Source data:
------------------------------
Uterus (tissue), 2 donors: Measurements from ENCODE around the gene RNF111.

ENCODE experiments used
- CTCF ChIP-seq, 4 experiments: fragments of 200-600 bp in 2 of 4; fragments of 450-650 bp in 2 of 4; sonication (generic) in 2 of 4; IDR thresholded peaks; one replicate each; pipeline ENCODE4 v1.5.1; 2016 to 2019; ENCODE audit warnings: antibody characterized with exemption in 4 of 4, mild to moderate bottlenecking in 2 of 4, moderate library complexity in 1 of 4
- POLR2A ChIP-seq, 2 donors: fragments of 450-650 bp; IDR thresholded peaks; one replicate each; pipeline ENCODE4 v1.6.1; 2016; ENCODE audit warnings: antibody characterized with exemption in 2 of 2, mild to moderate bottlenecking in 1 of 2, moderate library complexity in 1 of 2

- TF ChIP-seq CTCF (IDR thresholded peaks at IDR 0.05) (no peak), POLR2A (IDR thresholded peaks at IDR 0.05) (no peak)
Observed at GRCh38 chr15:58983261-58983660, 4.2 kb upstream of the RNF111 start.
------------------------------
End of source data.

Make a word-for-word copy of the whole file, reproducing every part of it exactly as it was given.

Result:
Uterus (tissue), 2 donors: Measurements from ENCODE around the gene RNF111.

ENCODE experiments used
- CTCF ChIP-seq, 4 experiments: fragments of 200-600 bp in 2 of 4; fragments of 450-650 bp in 2 of 4; sonication (generic) in 2 of 4; IDR thresholded peaks; one replicate each; pipeline ENCODE4 v1.5.1; 2016 to 2019; ENCODE audit warnings: antibody characterized with exemption in 4 of 4, mild to moderate bottlenecking in 2 of 4, moderate library complexity in 1 of 4
- POLR2A ChIP-seq, 2 donors: fragments of 450-650 bp; IDR thresholded peaks; one replicate each; pipeline ENCODE4 v1.6.1; 2016; ENCODE audit warnings: antibody characterized with exemption in 2 of 2, mild to moderate bottlenecking in 1 of 2, moderate library complexity in 1 of 2

- TF ChIP-seq CTCF (IDR thresholded peaks at IDR 0.05) (no peak), POLR2A (IDR thresholded peaks at IDR 0.05) (no peak)
Observed at GRCh38 chr15:58983261-58983660, 4.2 kb upstream of the RNF111 start.